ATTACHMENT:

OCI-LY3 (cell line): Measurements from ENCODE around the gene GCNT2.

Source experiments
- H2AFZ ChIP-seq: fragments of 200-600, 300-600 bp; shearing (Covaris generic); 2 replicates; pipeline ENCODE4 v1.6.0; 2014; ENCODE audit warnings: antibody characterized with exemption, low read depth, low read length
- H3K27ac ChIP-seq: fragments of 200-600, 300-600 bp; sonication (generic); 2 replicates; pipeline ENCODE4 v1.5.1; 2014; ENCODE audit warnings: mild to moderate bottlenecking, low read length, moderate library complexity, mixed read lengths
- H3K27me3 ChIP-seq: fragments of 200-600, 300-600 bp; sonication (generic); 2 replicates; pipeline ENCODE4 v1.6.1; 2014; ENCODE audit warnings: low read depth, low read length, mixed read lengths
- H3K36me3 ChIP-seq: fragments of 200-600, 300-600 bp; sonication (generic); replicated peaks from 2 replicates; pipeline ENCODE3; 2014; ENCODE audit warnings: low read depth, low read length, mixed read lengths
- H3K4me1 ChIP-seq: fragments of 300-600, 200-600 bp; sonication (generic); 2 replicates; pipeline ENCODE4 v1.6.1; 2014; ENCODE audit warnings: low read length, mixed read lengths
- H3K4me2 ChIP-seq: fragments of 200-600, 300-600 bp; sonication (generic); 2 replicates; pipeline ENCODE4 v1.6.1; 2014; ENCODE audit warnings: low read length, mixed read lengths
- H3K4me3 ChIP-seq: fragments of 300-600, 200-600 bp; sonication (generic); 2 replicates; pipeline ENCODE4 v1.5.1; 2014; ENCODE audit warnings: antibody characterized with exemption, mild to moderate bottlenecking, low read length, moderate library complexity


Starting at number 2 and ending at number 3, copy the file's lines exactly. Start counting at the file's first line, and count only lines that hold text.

Source experiments
- H2AFZ ChIP-seq: fragments of 200-600, 300-600 bp; shearing (Covaris generic); 2 replicates; pipeline ENCODE4 v1.6.0; 2014; ENCODE audit warnings: antibody characterized with exemption, low read depth, low read length